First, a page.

Tuesday, April 28, 2009

Negotiators Reach Deal on Budget

April 27, 2009 – 10:12 p.m.
Negotiators Reach Deal on Budget
By Paul M. Krawzak and David Clarke, CQ Staff

House and Senate budget negotiators reached agreement Monday night on a budget resolution, setting the stage for Democrats to move the legislation through Congress by Wednesday to mark the first 100 days of Barack Obama’s presidency.

Most details had been decided earlier in the day, but negotiators were working into the evening to assuage the concerns of the Blue Dog Coalition, a group of fiscally conservative House Democrats who want the Senate to commit to advancing a bill this year that would put into law the pay-as-you-go rule, which requires tax cuts and new mandatory spending to be offset with tax increases or budget cuts elsewhere in the budget.

Senate Budget Chairman Kent Conrad’s office announced a deal on the overall budget resolution Monday night, although the specifics were unclear at press time.

As a condition of supporting the House budget in March, Blue Dog leaders won a provision in the House version of the budget (H Con Res 85) that would pave the way for a House vote on statutory pay-as-you-go legislation.

But a tentative agreement between House and Senate negotiators did not include a corresponding requirement for the Senate to vote on similar legislation, raising questions about what, if any, impact it ultimately would have.

As a result, Blue Dog leaders were pressing Monday for some kind of commitment that the Senate would also vote on pay-as-you-go legislation.

“Congress doesn’t have the will to do the right thing on fiscal responsibility,” said Rep. Allen Boyd, D-Fla., a Blue Dog leader and a member of the budget conference committee. “We’ve proven that time and time again.”

Anticipating an agreement and aware of the 100-day milestone on Wednesday, the House Rules Committee approved a procedural rule allowing the budget agreement to be voted on by the House on Tuesday.
Other Differences Bridged

Democratic lawmakers announced agreements earlier in the day on other issues.

The most controversial provision in the agreement is a fast-track procedure called reconciliation. It would allow Democrats to pass an overhaul of the nation’s health care system and student aid legislation with a simple majority in the Senate, rather than with the 60 votes needed to end debate and thus bypass opposition from Republicans and possibly some moderate Democrats.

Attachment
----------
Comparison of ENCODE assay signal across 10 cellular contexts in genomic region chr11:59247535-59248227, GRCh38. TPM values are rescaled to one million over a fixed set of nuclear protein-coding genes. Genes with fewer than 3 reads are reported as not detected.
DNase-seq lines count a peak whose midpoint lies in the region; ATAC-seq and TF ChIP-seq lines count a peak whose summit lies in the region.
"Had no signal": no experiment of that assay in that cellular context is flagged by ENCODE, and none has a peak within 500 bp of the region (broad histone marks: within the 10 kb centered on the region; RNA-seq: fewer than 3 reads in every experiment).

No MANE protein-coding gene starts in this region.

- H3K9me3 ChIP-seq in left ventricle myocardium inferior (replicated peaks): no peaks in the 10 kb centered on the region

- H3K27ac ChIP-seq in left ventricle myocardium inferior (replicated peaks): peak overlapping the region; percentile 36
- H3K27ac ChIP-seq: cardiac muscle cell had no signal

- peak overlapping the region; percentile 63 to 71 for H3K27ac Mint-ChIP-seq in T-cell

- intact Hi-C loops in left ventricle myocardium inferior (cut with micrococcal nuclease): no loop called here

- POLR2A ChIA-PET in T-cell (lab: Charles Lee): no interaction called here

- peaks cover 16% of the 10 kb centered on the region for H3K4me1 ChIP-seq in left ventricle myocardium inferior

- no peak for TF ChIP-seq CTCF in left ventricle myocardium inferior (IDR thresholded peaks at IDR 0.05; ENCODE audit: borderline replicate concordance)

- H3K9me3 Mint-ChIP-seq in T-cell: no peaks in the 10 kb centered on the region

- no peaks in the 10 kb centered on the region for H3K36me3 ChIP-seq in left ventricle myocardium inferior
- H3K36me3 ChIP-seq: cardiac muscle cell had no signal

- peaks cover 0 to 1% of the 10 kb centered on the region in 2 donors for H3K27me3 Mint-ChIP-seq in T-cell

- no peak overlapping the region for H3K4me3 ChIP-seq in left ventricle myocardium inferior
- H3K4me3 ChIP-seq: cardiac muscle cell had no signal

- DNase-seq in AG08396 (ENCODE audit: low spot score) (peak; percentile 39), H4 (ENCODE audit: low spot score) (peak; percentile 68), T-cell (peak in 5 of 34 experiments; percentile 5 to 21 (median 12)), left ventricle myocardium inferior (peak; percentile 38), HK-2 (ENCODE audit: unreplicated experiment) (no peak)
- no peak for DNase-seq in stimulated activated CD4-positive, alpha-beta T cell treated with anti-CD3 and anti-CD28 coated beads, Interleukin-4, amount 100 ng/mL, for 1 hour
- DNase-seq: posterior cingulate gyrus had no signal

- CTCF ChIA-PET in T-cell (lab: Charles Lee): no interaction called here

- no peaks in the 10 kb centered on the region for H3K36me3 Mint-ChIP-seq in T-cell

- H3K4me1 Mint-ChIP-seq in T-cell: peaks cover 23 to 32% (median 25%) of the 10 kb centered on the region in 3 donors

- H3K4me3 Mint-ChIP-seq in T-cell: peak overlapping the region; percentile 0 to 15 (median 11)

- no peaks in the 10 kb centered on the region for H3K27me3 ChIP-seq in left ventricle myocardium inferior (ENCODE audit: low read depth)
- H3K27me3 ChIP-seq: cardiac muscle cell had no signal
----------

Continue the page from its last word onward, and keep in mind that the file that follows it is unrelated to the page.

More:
Reconciliation instructions were included in the House budget resolution but not the Senate version (S Con Res 13).

The procedure came under heavy fire during a conference committee meeting Monday.

The Senate Budget Committee’s ranking Republican, Judd Gregg of New Hampshire, blasted Obama for supporting reconciliation, saying he could understand the president’s shaking the hand of Venezuelan President Hugo Chavez but “I can’t understand embracing his politics, basically shutting down the minority.”

Conrad, D-N.D., predicted that it ultimately would not be used, at least not for health care.

“It is there as an insurance policy,” Conrad said, adding that the instructions would not be effective until Oct. 15.

“ ‘Gun’ would be more accurate than ‘insurance policy,’ ” Gregg responded.

Conrad ruled out using reconciliation to pass a cap-and-trade system for reducing carbon emissions, which would cap the emissions and set up a market-based trading system. Republicans argue that Democrats could use reconciliation for energy legislation, even though the budget resolution only specifies its use for health care and student aid.
Debating the Impact

The budget resolution is a nonbinding blueprint that provides a framework for tax and spending bills that can be moved later in the year. Most importantly, it sets spending levels for the appropriations committees.

House leaders were hoping to have a vote on the fiscal 2010 budget resolution Tuesday, with the Senate to follow on Wednesday.

Conrad lauded the agreement for addressing Obama’s top priorities — reducing the nation’s dependence on foreign oil, improving education, overhauling the health care system and reducing the deficit — while including $764 billion in tax cuts.

Republicans countered that the plan is fiscally unsustainable; Gregg said it would leave the next generation with “a debt which under no circumstances they can afford.”

Though exact details of the agreement had not been released Monday, Conrad said it would reduce by $10 billion Obama’s request for $1.096 trillion in non-emergency discretionary spending in fiscal 2010.

The plan would reduce the deficit to $523 billion, or 3 percent of gross domestic product, in 2014, Conrad said.

Tax reductions in the agreement include $512 billion to extend existing “middle-class” tax cuts, $214 billion for a three-year alternative minimum tax fix to prevent the levy from reaching further into the middle class, $72 billion for Obama’s estate tax proposal and $97 billion in loophole closures.

Under the agreement, the estate tax rate would be 45 percent. The exemption would be $3.5 million for individuals and $7 million for couples, indexed for inflation.

As Republicans kept the spotlight on what they called the irresponsible spending that the resolution would authorize, House Speaker Nancy Pelosi, D-Calif., sent a letter to committee chairmen asking them to find ways to cut spending on programs under their jurisdiction and report back to her by June 2.

“A vigorous oversight process, with the goal of reducing inefficiency and consolidating operations, is one way for Congress to demonstrate our commitment to fiscal discipline,” said Pelosi, who did not give a total figure she wants cut.

Last week, Obama asked his Cabinet to come up with plans to cut $100 million in spending. He said it was a down payment on bigger cuts, while Republicans decried it as a pittance.

Chuck Conlon contributed to this story